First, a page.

RiverMusic season launches with Greyhounds

BEST IN SHOW: Anthony Farrell, left, and Andrew Trube are the core members of soul project Greyhounds. Their songs feel at once of the moment and somehow reclaimed from another era. Photo by Alysse Gafkjen

According to Taxi Transitter, the three Ps of recording are pitch, pocket and passion. Change of Pace, the new album by Greyhounds, is a case study of those elements. Equal parts swagger and finesse, the 13 tracks marry contagious rhythms, vintage organs, smart lyrics and an emotional journey. If there’s a continuum, it’s the sense of groove and absolute commitment to the pocket. And, while guitarist and singer Andrew Trube lays down some searing solos, it’s the silk-and-smoke vocal of singer and keyboardist Anthony Farrell that is at the heart of Greyhounds’ sound. Touring in support of Change of Pace, released on the revived Memphis label Ardent Records (home of Big Star), the band will headline the first RiverMusic concert of the season on Friday, May 6.

Trube and Farrell have performed together for a decade and a half. They call themselves a “junkyard band,” but what the duo (sometimes a trio with versatile drummer Anthony Cole) plays is soul flavored by blues, funk, rock and psychedelia. Their songs, sometimes slow dances and sometimes angsty jams, feel at once of the moment and somehow reclaimed from another era. (Just to add another layer of intrigue, they often perform with a dancing spaceman.)

Farrell and Trube are also members of J.J. Grey and Mofro (they were onstage for that band’s last show at Pisgah Brewing Co.). But while they fit neatly into Grey’s Southern-fried rock lineup, the duo’s Greyhounds project actually long eclipses their tenure with Mofro.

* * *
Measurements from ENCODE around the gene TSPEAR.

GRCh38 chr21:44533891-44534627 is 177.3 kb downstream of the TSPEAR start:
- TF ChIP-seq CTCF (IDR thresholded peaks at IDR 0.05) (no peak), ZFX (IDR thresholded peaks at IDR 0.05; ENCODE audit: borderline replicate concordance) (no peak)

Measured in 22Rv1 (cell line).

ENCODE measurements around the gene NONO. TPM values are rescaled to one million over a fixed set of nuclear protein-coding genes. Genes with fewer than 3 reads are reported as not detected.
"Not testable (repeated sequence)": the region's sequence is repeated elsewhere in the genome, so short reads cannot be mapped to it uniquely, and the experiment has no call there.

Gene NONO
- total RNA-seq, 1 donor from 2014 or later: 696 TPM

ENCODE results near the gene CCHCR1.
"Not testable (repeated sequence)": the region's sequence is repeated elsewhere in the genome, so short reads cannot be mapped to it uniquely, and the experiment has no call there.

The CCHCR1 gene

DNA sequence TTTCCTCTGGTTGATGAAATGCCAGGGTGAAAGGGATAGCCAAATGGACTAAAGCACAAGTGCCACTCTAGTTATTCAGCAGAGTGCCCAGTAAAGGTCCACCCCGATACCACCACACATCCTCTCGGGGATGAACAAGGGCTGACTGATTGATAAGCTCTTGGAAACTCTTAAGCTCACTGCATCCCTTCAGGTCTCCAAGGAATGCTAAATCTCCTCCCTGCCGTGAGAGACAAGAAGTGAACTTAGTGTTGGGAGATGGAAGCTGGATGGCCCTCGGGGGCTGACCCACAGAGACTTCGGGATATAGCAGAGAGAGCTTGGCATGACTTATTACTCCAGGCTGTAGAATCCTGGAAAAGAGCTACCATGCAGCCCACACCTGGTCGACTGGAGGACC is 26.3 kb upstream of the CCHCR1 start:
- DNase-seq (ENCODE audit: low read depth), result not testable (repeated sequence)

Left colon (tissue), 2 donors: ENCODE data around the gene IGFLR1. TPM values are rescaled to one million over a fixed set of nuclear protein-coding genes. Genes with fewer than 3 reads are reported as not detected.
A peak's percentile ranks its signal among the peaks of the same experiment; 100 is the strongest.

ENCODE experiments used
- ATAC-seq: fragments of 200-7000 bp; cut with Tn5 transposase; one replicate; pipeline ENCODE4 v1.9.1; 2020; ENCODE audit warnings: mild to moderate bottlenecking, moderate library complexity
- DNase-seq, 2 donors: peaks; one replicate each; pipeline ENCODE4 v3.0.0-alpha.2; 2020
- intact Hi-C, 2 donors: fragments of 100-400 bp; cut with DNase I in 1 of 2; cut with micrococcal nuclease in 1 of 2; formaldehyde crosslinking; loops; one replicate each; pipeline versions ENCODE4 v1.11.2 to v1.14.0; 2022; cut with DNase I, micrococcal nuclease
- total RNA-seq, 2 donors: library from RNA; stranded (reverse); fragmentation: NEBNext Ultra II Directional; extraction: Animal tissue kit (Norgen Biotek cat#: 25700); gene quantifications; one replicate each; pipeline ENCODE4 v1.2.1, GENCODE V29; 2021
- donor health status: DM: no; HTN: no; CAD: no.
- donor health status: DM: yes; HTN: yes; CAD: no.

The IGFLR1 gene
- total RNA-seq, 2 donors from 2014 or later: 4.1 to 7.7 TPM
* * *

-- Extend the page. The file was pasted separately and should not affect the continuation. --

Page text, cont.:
From politically and socially charged tracks like “Walls” (“What happened to the feelin’ that we can make a change / ‘Power to the People’ is what they used to say”) to the levity of Trube-led songs like “Late Night Slice” (it’s about exactly what its title suggests), Change of Pace demonstrates the range and extensive musical vocabulary of its players. Two standouts are the Farrell-sung back-to-back tracks “Free” (a refreshingly egalitarian love song) and the aching “Cuz I’m Here,” which extends its sting into precisely placed white space.

The show takes place at the RiverLink Sculpture and Performance Plaza in the River Arts District. Gates open at 5 p.m. Les Amis (members of Toubab Krewe and Zansa) and Major and The Monbacks (rock, psychedelic) also perform. Alternative transportation is encouraged, and shuttles are available from the Asheville Visitors Center. Admission is free. riverlink.org


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About Alli Marshall
Alli Marshall has lived in Asheville for more than 20 years and loves live music, visual art, fiction and friendly dogs. She is the winner of the 2016 Thomas Wolfe Fiction Prize and the author of the novel "How to Talk to Rockstars," published by Logosophia Books. Follow me @alli_marshall

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